It’s one of the most common allergies in the world: peanuts. It causes hundreds of deaths per year and if triggered can cause anaphylactic shock, a life-threatening allergic reaction. But in a groundbreaking project, an Australian research group at Murdoch University have used the allergy as a way to explore the frontier of the immune system.
In 2013, 48 kids with the allergy were enrolled in a trial where their allergies were given a new form of treatment combining the probiotic Lactobacillus rhamnosus and immunotherapy known as PPIOT. The children were randomly given either a combination of the probiotic together with peanut protein in increasing amounts, or a placebo once daily for 18 months. What they found shocked the research group; instead of triggering the allergy, the therapy reprogrammed the response to the body and helped develop a desensitization to the allergy.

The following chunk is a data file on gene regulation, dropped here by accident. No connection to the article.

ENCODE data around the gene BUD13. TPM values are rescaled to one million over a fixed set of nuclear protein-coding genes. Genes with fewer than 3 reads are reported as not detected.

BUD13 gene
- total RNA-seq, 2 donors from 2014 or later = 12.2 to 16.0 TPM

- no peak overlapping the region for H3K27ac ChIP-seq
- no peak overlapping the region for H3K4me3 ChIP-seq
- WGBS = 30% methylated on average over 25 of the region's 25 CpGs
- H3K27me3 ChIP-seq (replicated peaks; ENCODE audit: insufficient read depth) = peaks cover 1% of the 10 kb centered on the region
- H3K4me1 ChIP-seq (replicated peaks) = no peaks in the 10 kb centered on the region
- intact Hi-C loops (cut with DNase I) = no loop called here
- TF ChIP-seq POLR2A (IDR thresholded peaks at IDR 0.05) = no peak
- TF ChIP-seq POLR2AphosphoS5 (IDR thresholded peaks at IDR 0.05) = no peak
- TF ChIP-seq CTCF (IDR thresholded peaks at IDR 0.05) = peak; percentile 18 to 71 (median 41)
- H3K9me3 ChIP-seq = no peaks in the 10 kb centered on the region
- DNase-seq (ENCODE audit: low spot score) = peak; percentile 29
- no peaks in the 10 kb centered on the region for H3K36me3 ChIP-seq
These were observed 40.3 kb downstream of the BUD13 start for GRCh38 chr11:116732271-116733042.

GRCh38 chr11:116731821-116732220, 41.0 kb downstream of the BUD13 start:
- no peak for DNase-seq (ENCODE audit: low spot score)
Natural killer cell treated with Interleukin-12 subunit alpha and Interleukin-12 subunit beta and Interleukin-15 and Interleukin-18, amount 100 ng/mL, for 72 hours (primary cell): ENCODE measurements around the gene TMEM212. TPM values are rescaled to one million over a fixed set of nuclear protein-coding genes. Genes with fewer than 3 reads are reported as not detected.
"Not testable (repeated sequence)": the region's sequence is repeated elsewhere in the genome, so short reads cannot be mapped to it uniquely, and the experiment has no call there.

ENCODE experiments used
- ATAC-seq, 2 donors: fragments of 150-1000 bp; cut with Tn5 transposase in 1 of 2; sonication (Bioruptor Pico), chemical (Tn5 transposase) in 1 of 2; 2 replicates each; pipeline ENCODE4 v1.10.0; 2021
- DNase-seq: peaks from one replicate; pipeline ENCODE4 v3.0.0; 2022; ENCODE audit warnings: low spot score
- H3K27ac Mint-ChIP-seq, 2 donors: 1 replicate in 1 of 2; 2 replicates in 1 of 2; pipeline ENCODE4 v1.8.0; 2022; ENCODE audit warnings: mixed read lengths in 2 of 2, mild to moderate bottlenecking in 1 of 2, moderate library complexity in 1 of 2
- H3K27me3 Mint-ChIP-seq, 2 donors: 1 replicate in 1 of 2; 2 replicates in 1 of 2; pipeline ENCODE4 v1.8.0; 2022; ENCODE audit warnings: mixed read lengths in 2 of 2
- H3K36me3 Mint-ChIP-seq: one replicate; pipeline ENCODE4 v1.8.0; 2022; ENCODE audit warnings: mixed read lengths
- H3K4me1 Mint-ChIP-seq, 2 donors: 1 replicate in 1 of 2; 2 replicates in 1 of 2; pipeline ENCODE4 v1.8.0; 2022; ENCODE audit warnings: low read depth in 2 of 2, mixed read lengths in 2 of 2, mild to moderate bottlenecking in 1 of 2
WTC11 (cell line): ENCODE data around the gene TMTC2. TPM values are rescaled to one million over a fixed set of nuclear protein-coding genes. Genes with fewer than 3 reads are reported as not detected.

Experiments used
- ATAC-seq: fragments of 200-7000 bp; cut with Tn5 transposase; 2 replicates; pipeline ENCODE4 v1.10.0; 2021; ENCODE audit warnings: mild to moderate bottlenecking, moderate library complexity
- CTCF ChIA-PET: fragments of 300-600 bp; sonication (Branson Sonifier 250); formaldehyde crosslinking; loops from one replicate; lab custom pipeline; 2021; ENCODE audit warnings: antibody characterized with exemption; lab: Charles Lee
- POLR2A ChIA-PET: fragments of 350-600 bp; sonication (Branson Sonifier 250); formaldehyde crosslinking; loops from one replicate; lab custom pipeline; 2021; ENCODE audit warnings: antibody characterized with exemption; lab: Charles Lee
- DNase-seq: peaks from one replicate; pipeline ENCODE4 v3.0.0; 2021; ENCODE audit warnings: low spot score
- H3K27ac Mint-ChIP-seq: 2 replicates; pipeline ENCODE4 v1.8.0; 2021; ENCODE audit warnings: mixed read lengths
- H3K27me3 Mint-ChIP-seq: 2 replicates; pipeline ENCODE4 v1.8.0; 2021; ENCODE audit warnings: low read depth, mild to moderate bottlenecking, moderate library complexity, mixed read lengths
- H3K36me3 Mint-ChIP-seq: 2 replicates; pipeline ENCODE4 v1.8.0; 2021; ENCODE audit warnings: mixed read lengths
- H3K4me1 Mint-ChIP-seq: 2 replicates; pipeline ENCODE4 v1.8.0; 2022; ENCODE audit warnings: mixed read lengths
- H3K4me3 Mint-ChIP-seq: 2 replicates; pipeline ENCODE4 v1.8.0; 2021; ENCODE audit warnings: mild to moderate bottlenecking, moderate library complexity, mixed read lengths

At the end of the trial, 82% of the 48 kids were found to lack the trigger to the allergy, as opposed to 4% of the placebo group. The research group found that even after four years the defense against the allergy was still there in the system.
The research lead, Professor Mimi Tang, said the results were very exciting and had been life-changing for the children, “These children had been eating peanuts freely in their diet without having to follow any particular program of peanut intake in the years after treatment was completed.” This goes a long way to prove that this type of treatment can work against food allergens across the world. Stay tuned.